Environmental Trust proposes rule changes to clarify procedures

Watchdog group says proposals fall short and make it harder for ordinary citizens to determine grant criteria

By: - April 10, 2023 5:15 am
Nebraska Environmental Trust

The Nebraska Environmental Trust, headquartered in Lincoln, awards about $20 million a year in grants to help the state’s environment. (Courtesy of the Nebraska Environmental Trust)

LINCOLN — The Nebraska Environmental Trust is proposing 22 pages of rule changes with hopes that it will clarify its procedures and make more consistent its administration of about $20 million a year in grants it handles from state lottery proceeds.

The Trust will take public comment on the proposals May 4 at noon in a basement hearing room at a state office building at 245 Fallbrook Blvd. in northwest Lincoln.

Karl Elmshaeuser, the Trust’s executive director, said many of the changes involve removing regulations that are already duplicated in state statutes.

That includes large chunks of rules that state the “categories” of projects funded by the Trust and the “purpose” of the organization, which was established to distribute grants for environmental and conservation projects funded by the Nebraska State Lottery.

They haven’t done anything to clear up the things that have caused them problems or irritated the public.

– Sandy Scofield of Friends of the Environmental Trust

Additions to the rules are also being proposed that require grant applications to spell out long-term environmental benefits of their project and to provide a plan for evaluating the benefits. The rules proposals also state that prior grant recipients would not be eligible for new grants if they didn’t comply with prior grant deadlines and other terms.

Not everyone is pleased with the proposals, which came after the Trust held a series of listening sessions across the state last year and after a state audit and performance assessment recommended changes in the regulations.

Sandy Scofield, a former state senator who is involved in a watchdog group called “Friends of the Environmental Trust,” said she doesn’t think the rule changes address a key problem, which is clarifying the requirements to qualify for Trust grants.

High number of grants ruled ineligible

Of the 87 grant requests made to the Trust last year, 40 were deemed ineligible for grants, including several applications that had won approval in past years. It prompted dozen of complaints at a hearing in November.

That followed additional complaints at a Trust “listening session” in October about the unexplained rejection of dozens of grant requests.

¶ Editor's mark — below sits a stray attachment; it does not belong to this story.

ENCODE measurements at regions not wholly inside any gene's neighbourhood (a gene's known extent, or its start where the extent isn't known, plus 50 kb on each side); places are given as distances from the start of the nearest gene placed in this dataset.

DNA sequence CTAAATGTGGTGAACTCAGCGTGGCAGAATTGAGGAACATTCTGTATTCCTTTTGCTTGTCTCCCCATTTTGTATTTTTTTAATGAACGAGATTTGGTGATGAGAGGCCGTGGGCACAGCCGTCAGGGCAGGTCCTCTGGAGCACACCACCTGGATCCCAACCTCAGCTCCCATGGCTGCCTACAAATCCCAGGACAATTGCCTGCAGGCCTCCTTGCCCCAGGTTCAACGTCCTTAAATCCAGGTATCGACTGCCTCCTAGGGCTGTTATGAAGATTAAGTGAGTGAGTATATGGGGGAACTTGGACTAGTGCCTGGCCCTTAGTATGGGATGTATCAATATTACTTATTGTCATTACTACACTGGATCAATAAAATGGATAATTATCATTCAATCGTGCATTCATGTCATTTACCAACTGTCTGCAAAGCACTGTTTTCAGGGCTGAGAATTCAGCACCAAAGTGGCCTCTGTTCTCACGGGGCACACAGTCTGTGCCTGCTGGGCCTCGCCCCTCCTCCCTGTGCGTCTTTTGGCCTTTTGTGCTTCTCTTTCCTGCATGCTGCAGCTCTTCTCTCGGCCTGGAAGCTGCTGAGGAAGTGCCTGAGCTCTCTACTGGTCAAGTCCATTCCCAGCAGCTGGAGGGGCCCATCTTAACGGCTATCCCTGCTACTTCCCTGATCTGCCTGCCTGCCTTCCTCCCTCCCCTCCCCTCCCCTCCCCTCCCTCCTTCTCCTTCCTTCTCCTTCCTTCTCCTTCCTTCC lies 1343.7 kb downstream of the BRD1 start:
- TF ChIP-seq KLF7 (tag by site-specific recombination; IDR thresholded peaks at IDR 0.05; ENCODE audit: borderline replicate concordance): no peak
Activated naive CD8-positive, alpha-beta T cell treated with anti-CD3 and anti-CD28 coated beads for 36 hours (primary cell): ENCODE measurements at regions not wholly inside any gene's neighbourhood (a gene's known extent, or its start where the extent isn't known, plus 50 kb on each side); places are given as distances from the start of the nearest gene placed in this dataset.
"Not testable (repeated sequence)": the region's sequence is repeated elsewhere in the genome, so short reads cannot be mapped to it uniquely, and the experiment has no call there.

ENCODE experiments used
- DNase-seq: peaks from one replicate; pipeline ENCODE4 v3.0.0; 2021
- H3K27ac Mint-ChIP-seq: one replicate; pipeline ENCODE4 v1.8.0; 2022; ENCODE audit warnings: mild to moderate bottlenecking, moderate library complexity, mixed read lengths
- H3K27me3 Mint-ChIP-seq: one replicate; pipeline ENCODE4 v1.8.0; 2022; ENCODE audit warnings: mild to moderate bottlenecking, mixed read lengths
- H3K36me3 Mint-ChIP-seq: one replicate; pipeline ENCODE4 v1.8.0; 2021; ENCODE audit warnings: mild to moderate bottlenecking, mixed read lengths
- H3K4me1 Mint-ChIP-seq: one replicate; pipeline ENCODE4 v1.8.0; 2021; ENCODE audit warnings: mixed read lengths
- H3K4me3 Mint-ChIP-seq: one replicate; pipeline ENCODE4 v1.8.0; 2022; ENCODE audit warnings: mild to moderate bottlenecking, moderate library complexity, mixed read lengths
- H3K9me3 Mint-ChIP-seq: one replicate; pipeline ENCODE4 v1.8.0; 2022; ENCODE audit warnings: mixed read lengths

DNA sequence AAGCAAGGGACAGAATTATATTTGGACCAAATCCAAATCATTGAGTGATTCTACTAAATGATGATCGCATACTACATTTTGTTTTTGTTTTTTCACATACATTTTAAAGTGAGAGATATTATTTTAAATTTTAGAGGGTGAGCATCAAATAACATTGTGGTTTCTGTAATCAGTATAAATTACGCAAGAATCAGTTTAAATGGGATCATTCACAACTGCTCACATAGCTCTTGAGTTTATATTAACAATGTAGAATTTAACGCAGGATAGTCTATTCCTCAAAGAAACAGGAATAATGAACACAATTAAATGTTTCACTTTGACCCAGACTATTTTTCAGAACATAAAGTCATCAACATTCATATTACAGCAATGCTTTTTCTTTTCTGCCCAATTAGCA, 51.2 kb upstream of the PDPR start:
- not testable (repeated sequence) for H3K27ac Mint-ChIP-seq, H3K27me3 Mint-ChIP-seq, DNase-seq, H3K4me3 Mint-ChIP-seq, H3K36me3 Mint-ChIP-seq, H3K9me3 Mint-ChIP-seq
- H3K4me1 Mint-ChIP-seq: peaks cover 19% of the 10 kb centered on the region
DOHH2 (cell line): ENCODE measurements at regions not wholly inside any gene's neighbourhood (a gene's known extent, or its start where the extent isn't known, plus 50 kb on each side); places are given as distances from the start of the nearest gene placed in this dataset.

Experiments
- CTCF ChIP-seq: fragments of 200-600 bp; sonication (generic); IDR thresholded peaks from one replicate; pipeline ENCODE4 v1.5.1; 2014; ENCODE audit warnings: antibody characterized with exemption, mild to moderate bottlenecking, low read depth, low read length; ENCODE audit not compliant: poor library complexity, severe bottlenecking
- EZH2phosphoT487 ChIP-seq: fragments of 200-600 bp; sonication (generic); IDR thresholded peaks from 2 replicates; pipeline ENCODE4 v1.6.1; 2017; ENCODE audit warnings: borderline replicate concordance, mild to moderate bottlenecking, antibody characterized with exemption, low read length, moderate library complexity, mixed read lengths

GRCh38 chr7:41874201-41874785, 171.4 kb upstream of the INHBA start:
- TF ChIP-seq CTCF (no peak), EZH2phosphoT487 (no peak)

The Trust, in the past, disqualified only a handful of applications a year. Concerns have also been expressed about the millions in funds the Trust has declined to grant, creating an unprecedented fund surplus.

“They haven’t done anything to clear up the things that have caused them problems or irritated the public,” said Scofield, who was chief of staff under Gov. Ben Nelson when the Environmental Trust was created.

She said that it’s clear the Trust was attempting to “streamline” and shorten its list of regulations by eliminating clauses that were already in state statutes. But unless you’re a lawyer, Scofield said, you may not know where to look to determine what the rules are.
Former State Sen. Sandy Scofield, president of Friends of the Nebraska Environmental Trust, spoke at a Trust meeting in January. (Zach Wendling/Nebraska Examiner)

“The main reason you do this is to communicate with the public,” she said. “And this is a mighty poor job of doing that.”

Transfer of funds also proposed

The proposed rule changes come after another controversy — a proposal by Gov. Jim Pillen to take $14 million in the Trust’s lottery funds and transfer it to the state general fund so it can be used for water projects.
The transfer, portrayed as a “raid” on the Trust by some, comes as the state sits on a record surplus of funds.
The public can testify in person May 4. Written comments must be received by 5 p.m. April 24 to be considered at the public hearing. Written comments received after that day will still be accepted and included in the hearing record.

Send written testimony to: Nebraska Environmental Trust, 700 S 16th St, Lincoln, NE 68508, or to [email protected]

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Paul Hammel
Paul Hammel

Senior Reporter Paul Hammel has covered the Nebraska state government and the state for decades. Previously with the Omaha World-Herald, Lincoln Journal Star and Omaha Sun, he is a member of the Omaha Press Club's Hall of Fame. He grows hops, brews homemade beer, plays bass guitar and basically loves traveling and writing about the state. A native of Ralston, Nebraska, he is vice president of the John G. Neihardt Foundation.